Four groups work to protect the coastal sussex environment
Caring for the environment is a tough job. Suzanne Thurman, who helps to rescue stranded sea mammals and sea turtles through the Marine Education, Research and Rehabilitation Institute, which she founded, and who promotes action to keep oceans healthy, says that her work can be overwhelming.
“This work is very important to me, but I just have to take things one day at a time,” she says.
John Doerfler agrees. The vice chairman for the Delaware chapter of Surfrider, which advocates for clean oceans and beaches, says, “It’s easy for people to get discouraged, and to feel that we are being taken hostage by bad decisions.”
And yet, the work continues. Environmentalists compile data and write reports. They send letters, call legislators and speak out at public meetings.
Says Thurman: “If we don’t at least try to make a difference, things will never change.”
What follows are profiles of four groups fighting for the health of the environment in coastal Sussex County. As might be expected, all of them are centered on water: on the ocean, on the creatures in the ocean and on the county’s three inland bays. And despite the hurdles they face, all of their leaders are looking forward to better days ahead.
A Career That Took Wing
Richard Clifton’s exquisite waterfowl paintings have earned him high honors
Richard Clifton is living his dream.
It’s easy to see why. He resides on an isolated piece of farmland adjacent to the sublimely beautiful Prime Hook National Wildlife Refuge. And he long ago developed into an accomplished waterfowl artist, earning not just a living but widespread acclaim.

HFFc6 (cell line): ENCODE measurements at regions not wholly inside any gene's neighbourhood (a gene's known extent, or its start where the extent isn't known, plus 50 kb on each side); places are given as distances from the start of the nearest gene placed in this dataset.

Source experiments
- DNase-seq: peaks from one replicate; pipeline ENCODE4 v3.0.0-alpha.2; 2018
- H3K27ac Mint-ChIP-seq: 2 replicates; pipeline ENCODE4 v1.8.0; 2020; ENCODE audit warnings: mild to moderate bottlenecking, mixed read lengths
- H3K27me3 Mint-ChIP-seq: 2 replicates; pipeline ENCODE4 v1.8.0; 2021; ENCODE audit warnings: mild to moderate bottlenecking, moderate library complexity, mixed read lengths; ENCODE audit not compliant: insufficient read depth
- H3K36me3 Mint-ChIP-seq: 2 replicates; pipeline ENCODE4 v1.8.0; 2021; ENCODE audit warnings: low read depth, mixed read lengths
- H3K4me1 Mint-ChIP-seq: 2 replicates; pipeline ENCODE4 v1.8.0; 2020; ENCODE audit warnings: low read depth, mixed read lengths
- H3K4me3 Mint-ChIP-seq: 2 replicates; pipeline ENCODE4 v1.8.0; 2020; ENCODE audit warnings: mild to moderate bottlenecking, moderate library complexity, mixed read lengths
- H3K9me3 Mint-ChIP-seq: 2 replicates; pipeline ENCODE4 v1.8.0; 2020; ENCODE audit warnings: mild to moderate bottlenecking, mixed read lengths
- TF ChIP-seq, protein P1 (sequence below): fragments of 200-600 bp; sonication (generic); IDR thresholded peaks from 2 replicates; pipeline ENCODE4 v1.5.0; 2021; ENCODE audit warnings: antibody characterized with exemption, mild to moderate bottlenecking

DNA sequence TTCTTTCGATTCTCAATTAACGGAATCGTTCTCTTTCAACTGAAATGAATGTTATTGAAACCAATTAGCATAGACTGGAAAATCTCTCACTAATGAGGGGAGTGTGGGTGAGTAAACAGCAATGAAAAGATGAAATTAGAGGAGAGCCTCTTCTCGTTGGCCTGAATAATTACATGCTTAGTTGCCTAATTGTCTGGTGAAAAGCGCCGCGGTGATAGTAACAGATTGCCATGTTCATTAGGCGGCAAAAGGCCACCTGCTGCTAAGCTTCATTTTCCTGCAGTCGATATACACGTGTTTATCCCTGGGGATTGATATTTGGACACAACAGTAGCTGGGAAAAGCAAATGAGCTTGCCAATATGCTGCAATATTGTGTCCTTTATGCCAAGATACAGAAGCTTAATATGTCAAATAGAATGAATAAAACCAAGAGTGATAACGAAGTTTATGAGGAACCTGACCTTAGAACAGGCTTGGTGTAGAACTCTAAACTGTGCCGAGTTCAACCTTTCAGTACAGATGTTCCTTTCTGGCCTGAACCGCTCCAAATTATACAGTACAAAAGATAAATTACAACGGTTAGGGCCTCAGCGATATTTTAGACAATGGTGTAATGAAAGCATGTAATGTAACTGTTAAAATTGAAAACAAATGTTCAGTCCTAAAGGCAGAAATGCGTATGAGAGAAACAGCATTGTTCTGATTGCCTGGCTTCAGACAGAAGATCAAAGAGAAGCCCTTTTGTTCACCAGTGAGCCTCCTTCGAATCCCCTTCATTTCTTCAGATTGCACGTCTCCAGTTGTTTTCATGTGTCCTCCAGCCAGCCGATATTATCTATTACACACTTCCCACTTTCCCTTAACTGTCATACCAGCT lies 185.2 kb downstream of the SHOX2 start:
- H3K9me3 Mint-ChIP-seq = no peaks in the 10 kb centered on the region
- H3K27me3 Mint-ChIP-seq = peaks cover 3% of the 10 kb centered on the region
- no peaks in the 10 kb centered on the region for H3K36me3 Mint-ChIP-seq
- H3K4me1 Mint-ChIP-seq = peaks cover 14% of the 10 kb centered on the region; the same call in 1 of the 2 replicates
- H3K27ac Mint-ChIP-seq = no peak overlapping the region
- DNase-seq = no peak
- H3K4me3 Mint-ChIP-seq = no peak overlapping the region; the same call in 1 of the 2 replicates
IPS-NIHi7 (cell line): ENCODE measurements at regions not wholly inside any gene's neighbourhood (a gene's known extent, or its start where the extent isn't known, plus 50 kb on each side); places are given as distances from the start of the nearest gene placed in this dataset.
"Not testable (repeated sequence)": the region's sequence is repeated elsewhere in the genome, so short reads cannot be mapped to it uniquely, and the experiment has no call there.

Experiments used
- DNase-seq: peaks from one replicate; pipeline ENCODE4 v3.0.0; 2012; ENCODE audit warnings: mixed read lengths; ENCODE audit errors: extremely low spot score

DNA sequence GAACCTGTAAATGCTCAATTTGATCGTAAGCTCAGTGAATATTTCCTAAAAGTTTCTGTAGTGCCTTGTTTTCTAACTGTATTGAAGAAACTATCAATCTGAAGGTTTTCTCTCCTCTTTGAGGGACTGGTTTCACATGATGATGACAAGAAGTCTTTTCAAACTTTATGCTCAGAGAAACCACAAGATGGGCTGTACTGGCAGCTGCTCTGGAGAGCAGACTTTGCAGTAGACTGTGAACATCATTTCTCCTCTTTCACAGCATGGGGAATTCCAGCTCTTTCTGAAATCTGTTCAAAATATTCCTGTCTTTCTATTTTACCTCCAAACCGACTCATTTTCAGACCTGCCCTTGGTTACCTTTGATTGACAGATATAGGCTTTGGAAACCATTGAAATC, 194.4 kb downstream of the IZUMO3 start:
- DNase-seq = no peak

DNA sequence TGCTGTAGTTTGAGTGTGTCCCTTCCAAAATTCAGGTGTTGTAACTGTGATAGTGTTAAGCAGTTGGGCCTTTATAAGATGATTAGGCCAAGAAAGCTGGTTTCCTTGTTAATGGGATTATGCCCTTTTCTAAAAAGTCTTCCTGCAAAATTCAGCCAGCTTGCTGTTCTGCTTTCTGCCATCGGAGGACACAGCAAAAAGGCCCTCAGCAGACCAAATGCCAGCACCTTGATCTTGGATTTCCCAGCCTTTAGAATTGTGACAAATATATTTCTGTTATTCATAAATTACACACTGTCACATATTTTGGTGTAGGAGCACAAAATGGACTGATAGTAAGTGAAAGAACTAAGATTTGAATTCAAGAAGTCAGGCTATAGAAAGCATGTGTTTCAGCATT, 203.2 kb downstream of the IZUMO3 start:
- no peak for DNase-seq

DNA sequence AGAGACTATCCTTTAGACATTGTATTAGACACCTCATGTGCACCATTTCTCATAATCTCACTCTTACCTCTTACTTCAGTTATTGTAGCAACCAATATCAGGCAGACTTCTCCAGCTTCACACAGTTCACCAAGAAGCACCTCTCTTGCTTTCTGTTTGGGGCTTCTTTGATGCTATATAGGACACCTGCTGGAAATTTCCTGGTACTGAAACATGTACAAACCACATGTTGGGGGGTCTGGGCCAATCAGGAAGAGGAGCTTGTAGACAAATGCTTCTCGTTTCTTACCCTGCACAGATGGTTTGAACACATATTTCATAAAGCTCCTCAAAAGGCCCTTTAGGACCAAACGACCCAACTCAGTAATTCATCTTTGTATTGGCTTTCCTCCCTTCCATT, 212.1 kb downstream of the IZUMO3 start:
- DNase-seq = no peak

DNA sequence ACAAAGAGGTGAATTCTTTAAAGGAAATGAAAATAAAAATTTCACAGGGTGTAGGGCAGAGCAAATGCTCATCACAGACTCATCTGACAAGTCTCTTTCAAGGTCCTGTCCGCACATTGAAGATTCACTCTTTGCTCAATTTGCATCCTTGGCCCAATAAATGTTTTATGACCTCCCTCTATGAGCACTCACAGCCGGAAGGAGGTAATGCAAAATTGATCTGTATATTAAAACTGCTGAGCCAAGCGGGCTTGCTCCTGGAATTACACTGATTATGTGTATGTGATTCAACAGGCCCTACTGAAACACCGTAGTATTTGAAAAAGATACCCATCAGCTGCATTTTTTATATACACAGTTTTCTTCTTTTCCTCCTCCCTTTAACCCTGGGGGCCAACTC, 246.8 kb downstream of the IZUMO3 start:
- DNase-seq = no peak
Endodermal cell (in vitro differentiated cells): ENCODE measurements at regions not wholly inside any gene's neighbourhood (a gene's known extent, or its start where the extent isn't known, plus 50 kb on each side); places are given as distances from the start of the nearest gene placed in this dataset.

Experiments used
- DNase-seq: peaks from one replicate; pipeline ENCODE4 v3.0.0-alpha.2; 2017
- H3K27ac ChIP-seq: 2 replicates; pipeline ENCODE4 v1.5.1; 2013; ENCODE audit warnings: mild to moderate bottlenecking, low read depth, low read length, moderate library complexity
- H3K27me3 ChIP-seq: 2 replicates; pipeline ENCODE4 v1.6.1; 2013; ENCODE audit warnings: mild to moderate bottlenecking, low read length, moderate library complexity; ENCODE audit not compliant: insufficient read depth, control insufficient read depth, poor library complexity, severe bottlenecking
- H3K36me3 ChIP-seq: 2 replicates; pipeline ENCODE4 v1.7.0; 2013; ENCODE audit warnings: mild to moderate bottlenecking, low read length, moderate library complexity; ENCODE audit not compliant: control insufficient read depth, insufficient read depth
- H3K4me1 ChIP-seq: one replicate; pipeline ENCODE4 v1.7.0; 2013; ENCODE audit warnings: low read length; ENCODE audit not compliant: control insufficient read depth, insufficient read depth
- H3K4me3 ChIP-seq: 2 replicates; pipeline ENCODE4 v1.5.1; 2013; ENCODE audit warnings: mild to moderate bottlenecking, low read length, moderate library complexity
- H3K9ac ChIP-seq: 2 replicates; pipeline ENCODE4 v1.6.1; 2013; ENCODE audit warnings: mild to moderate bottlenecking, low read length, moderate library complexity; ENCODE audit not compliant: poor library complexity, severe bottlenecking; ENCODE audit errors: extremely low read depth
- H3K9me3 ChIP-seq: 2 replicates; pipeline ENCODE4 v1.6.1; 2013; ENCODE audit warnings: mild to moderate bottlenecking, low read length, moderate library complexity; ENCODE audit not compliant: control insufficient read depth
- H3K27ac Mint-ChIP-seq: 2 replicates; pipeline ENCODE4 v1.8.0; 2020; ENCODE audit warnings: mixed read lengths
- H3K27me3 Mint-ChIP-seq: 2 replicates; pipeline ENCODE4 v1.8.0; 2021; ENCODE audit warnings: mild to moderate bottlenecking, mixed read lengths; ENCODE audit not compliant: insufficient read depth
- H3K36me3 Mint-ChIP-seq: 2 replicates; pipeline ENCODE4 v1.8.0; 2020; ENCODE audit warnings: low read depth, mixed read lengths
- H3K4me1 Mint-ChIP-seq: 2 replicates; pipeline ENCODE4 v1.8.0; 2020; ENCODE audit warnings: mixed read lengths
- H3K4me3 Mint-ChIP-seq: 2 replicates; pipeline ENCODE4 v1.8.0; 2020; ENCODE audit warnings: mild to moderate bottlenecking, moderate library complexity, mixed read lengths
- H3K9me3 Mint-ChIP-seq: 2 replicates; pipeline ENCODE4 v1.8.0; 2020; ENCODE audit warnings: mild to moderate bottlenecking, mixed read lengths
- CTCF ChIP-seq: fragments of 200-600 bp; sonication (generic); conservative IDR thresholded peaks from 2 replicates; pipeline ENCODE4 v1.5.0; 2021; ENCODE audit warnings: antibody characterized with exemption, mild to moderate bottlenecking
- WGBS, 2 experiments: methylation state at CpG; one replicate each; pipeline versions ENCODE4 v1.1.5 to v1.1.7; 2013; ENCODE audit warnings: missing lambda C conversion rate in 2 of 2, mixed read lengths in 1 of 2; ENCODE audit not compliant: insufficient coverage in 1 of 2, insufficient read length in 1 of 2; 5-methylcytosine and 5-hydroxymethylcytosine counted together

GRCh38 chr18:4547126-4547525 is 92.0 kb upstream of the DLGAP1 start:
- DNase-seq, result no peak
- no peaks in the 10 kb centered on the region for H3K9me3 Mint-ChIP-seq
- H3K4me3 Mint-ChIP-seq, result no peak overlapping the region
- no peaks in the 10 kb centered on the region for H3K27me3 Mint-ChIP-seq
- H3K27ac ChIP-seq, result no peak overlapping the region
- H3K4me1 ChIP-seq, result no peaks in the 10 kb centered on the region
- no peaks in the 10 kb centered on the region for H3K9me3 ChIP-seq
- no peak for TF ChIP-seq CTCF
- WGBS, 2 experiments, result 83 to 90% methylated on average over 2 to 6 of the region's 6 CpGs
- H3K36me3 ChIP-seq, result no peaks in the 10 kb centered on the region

In fact, Clifton is the 2015 Ducks Unlimited Waterfowl Artist of the Year, the pinnacle of achievement in his chosen field.
But he’s not basking in his success, because this former farmer has a higher goal each time he creates an acrylic-on-canvas image: “I want people to get lost in it. I want it to draw you in.” Though his works are realistic and highly detailed, Clifton also tries “to create a sense of mystery. I don’t want to spell everything out for the viewers.”
‘Isn’t It Wonderful?’
Remembering Rehoboth Bay and the boardwalk in the early 20th century
From an oral history by Anne Horn Ballard
From the April 2015 issue
If Daddy had the money, [to get to Rehoboth] we would go to Annapolis and take the Annapolis-Matapeake ferry. But if Daddy didn’t feel as if he could afford that, we would go up to Wilmington and around and down. We would get to Rehoboth and we would say, “Isn’t it wonderful? We only had one flat tire on the way.” I’m guessing [it took] six to eight hours or something like that.
I remember a bathhouse [on the boardwalk]. In fact, I think a couple of times — I don’t know why I would have ever used it, but I think I did. I don’t know why we wouldn’t have gotten dressed in my grandmother’s house, because it was just a half a block from the ocean, but for some reason or another I do remember taking my clothes, hanging them up in the bathhouse, putting on one of those horrible itchy wool bathing suits and going swimming.